Fragrance Watch: Interview with Fabien Callens, Marketing Director, Kenneth Green Associates
Throughout his 20 years at Kenneth Green Associates, Fabien Callens has seen enormous change within the fragrance industry.
New launch activity has ballooned out of all recognition, brand ownership keeps shifting as major fragrance franchises change hands, and consumers have become more discerning about the brands they buy and use.
I’m delighted to welcome Fabien to the blog to discuss the effects of these changes and how the fragrance industry should plan for the future.
What are the most significant trends you’ve seen in the fragrance market during your time at KGA?
The most significant trend has been the commoditisation of fragrances with an increase in yearly launches (not just many new products, but also many new line extensions), the introduction of promotional activities typically used in the FMCG sector (Buy One Get One Free and large discounting) and the development of value offers (GWPs and Christmas sets).The growth of niche fragrances seems to be a reaction to this commoditisation but niche is now at risk of becoming overwhelmed by a plethora of new products with less and less distinction between them.
How has the relentless increase in new fragrance launches affected the way you do business?
At KGA, we are very careful at striking the balance between investing in new product launches (which drive the market) and continuing to invest and develop our existing bestsellers.
We are conscious that we need to compete on newness but are also very focused on our pillar lines in order to develop a balanced portfolio that does not rely only on the latest fragrances.
This exercise has become more and more difficult but we firmly believe that it is better to invest in retaining existing customers instead of only focusing on recruitment.
What effect have so many launches had on the way that consumers choose and buy fragrance?
Customers have become confused with the plethora on offer and sometimes are more inclined to purchase a fragrance because it is the latest one, comes with a promotion or a discount and less because they actually like the fragrance.
This does not generate the all-important second purchase of the same fragrance.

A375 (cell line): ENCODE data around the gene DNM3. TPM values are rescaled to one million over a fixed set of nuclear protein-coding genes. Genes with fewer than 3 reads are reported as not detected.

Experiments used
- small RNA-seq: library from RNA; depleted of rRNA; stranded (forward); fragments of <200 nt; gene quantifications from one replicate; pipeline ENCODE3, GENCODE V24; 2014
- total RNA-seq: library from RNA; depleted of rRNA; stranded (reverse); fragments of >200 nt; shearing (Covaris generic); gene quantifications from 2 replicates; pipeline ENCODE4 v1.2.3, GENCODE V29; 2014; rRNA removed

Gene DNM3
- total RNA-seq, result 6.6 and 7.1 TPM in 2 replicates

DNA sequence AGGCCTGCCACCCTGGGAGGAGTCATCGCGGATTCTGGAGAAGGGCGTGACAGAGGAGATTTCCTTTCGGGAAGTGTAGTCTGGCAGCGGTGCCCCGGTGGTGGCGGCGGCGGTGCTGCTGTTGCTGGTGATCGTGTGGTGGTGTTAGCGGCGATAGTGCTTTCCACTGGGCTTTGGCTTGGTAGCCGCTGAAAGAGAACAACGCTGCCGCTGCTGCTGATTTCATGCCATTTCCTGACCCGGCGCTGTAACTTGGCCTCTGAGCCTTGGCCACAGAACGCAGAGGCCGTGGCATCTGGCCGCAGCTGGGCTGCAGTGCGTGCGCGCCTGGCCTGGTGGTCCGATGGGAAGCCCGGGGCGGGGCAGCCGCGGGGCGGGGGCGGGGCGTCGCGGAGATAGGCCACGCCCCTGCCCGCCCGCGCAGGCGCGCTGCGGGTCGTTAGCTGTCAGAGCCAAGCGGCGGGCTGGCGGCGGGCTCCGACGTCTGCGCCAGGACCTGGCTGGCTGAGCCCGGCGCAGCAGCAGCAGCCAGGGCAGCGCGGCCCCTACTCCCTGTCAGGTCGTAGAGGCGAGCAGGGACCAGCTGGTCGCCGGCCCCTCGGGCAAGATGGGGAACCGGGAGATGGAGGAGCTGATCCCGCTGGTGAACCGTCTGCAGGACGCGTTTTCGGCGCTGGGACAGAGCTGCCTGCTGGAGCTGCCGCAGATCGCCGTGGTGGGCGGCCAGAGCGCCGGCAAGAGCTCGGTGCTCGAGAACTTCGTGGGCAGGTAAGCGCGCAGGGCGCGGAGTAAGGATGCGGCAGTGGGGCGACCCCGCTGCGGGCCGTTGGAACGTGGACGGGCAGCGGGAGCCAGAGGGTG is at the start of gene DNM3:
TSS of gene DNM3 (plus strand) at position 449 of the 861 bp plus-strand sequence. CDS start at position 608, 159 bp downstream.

Michael Edwards says that 44% of all 2016 fragrance launches were shared, which have overtaken women’s fragrance in numbers. Most are niche/artisan fragrances. Why do you think this is?
Niche fragrances tend to be created by a person, not a Marketing team.
As Serge Lutens says: “I create fragrances, not for a Man or a Woman but for whoever will love to wear them”.
There is no customer definition, no specific targets for these brands, hence no distinction in gender.
Do you think the acquisition of niche fragrances by the multinationals is a good or bad thing for the fragrance industry?
It depends on what these multinationals intend to do with these niche fragrances.
If they plan to let them run independently and keep their singularities whilst giving them a better financial base, then it will be beneficial for these brands.
What do you consider to be the biggest challenges facing the fragrance industry in 2017?
The challenges remain the same but it seems that macro-economic and political factors in particular might strongly weigh on purchasing power.
Fragrances are very often an impulse or a comfort purchase, but not necessarily viewed as essential.
What can fragrance industry players do better to engage with consumers with a view to them buying fragrance?
This is a difficult one. For me, the industry should concentrate more on the key ingredient: the scents.
You can sell the first bottle based on a name, an advertising campaign or a strong promotion, but you will not sell the second bottle if the fragrance is not distinctive and appealing enough.
Coming soon:The Fragrance Report for 2017, featuring brand new exclusive consumer insights and analysis on men’s and women’s fragrances.